instruction module residing in a computer for requesting said particular user-provided information from said user via an online template.
20. The program product of claim 19 wherein said recording module residing in a computer further comprises:
instruction module residing in a computer for flagging said lead attributes as nonbeneficial lead attributes if it is determined that said particular user-provided information does not contain immediately beneficial lead attributes; and
instruction module residing in a computer for recording said nonbeneficial lead attributes in said database, in response to determining that said particular user-provided information does not contain immediately beneficial lead attributes based on said set of predetermined lead criteria.
21. The program product of claim 20 further comprising:
instruction module residing in a computer for establishing a verification database containing user verification data; and
instruction module residing in a computer for analyzing said user-provided information in association with verification data contained in said verification database to determine if said user-provided information is composed of valid information.
22. The program product of claim 19 wherein said online template comprises an online application displayed within at least one page of said Web-based portal.
23. The program product of claim 17 wherein said instruction module residing in a computer for determining if particular user-provided information contains beneficial lead attributes based on a set of predetermined lead criteria, further comprises:
instruction module residing in a computer for automatically determining if said particular user-provided information contains beneficial lead attributes based on a set of predetermined lead criteria, if it is determined that said user-provided information is composed of valid information, based on said verification data contained in said verification database.
24. The program product of claim 17 wherein said instruction module residing in a computer for determining if particular user-provided information contains beneficial lead attributes based on a set of predetermined lead criteria, further comprises:
instruction module residing in a computer for manually determining if said particular user-provided information contains beneficial lead attributes based on a set of predetermined lead criteria, if it is determined that said user-provided information is composed of valid information, based on said verification data contained in said verification database.
25. The program product of claim 17 wherein each of said instruction module further comprises signal bearing media.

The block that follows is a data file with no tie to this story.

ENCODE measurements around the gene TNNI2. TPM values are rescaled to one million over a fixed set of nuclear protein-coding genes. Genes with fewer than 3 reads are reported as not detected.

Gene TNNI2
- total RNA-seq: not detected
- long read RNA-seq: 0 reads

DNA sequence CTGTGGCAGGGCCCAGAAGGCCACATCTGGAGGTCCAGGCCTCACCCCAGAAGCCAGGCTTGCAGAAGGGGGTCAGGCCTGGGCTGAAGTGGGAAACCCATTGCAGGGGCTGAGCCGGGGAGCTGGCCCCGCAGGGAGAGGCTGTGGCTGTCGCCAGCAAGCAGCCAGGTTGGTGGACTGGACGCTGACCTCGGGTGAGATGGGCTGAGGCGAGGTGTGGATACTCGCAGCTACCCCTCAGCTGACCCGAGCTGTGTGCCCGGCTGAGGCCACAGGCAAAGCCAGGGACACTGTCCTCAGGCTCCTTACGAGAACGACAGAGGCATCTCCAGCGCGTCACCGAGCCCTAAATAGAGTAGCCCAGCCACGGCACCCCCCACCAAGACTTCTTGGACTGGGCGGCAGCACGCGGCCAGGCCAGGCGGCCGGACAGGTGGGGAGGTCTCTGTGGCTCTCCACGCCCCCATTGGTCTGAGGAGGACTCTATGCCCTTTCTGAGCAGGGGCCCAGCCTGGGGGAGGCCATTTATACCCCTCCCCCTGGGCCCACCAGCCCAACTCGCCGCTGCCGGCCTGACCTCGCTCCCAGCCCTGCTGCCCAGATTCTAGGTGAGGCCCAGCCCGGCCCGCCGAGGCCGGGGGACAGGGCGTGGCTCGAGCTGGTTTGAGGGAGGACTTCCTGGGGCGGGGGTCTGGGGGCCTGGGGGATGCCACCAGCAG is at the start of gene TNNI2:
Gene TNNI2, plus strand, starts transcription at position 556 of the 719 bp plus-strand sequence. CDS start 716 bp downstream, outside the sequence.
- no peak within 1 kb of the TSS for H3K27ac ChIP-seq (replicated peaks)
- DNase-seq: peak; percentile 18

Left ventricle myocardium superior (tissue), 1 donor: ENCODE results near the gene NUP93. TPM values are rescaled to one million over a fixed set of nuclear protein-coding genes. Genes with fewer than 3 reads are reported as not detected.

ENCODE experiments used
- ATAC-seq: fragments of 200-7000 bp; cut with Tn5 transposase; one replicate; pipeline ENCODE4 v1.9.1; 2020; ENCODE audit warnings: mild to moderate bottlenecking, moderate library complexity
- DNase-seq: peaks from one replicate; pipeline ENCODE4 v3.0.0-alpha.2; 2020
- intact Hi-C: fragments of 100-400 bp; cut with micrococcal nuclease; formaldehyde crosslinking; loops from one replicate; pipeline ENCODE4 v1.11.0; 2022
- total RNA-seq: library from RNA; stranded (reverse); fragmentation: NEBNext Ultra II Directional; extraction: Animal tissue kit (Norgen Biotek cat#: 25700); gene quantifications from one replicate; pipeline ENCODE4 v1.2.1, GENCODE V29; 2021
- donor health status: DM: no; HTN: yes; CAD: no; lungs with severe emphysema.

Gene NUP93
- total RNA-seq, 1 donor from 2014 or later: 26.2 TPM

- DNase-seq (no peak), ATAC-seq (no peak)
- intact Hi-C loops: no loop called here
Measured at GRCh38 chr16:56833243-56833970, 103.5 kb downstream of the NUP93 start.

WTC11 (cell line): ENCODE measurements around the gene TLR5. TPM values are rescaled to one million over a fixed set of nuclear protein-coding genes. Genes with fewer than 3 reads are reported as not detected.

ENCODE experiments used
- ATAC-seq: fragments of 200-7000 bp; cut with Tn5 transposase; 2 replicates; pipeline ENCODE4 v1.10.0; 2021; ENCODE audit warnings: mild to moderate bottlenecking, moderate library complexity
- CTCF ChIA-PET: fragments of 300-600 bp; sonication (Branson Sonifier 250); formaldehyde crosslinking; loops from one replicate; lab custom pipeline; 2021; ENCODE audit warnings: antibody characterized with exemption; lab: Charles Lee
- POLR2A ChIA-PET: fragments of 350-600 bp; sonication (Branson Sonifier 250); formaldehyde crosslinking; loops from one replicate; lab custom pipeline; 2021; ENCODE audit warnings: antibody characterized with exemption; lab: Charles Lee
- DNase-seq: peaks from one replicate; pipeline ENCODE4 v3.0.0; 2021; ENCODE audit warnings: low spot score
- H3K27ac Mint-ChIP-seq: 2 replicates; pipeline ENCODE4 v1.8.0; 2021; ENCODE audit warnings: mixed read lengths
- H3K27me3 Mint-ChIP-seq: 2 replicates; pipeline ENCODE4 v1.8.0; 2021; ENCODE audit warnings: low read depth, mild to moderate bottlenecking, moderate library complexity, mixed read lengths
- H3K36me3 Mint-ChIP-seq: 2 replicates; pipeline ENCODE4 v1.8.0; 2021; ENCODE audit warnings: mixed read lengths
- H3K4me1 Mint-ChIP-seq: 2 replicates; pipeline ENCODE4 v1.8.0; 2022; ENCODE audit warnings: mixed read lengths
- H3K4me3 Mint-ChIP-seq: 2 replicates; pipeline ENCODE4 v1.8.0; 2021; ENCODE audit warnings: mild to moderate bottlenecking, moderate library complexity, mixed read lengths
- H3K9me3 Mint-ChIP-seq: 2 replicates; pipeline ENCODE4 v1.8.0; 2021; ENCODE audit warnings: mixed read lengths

26. The program product of claim 25 wherein said signal bearing media further comprises transmission media.
27. The program product of claim 25 wherein said signal bearing media further comprises recordable media.
Description
BACKGROUND OF THE INVENTION

[0001] The development of computerized information resources, such as the “Internet,” and the proliferation of “Web” browsers, permit users of data-processing systems to link to other servers and networks, and thus retrieve vast amounts of electronic information heretofore unavailable in an electronic medium. Such electronic information generally is increasingly displacing more conventional means of information transmission, such as newspapers, magazines, and even television. As a result of this displacement, commercial enterprises and endeavors previously practiced only by conventional means of information transmission, are now being implemented and practiced via the “Internet” and “Web” browsers.

[0002] The term “Internet” is an abbreviation of “Internetwork,” and refers to the collection of networks and gateways that utilize the TCP/IP suite of protocols, which are well known in the art of computer networking. TCP/IP is an acronym for “Transport Control Protocol/Interface Program,” a software protocol originally developed by the Department of Defense for communication between computers, but now primarily utilized as one of a number of standardized Internet communications protocols.

[0003] In the last decade of the 20th century, explosive growth occurred in the use of the globally-linked network of computers now known as the “Internet.” In particular, the World Wide Web, or simply the “Web,” which facilitates the use of the Internet, has resulted in a revolution of electronic commerce and information transmission. The World Wide Web, well known in the Internet and computer networking arts, is generally composed of many pages or files of information distributed across a variety of computer servers and systems.

[0004] In order to utilize the World Wide Web, a client computer system runs a portion of software known as a graphical “Web” browser, such as Netscape Navigator or Internet Explorer. “Netscape” and “Navigator” are trademarks of the Netscape Communications Corporation, while “Internet Explorer” is a trademark of Microsoft. The client computer system interacts with the browser to select a particular Uniform Resource Locator (URL), by which each page is identified. The URL denotes both the server machine, and the particular file or page on that machine. Many pages or URLs may reside on a single server. The selection of the URL in turn causes the browser to send a request for that URL or page to the server identified in the URL. Typically the server responds to the request by retrieving the requested page, and transmits the data for that page back to the requesting computer system. This page can be then displayed for the user to view on the client screen. The client may also cause the server to launch an application, for example, to search World Wide Web “pages” relating to particular topics.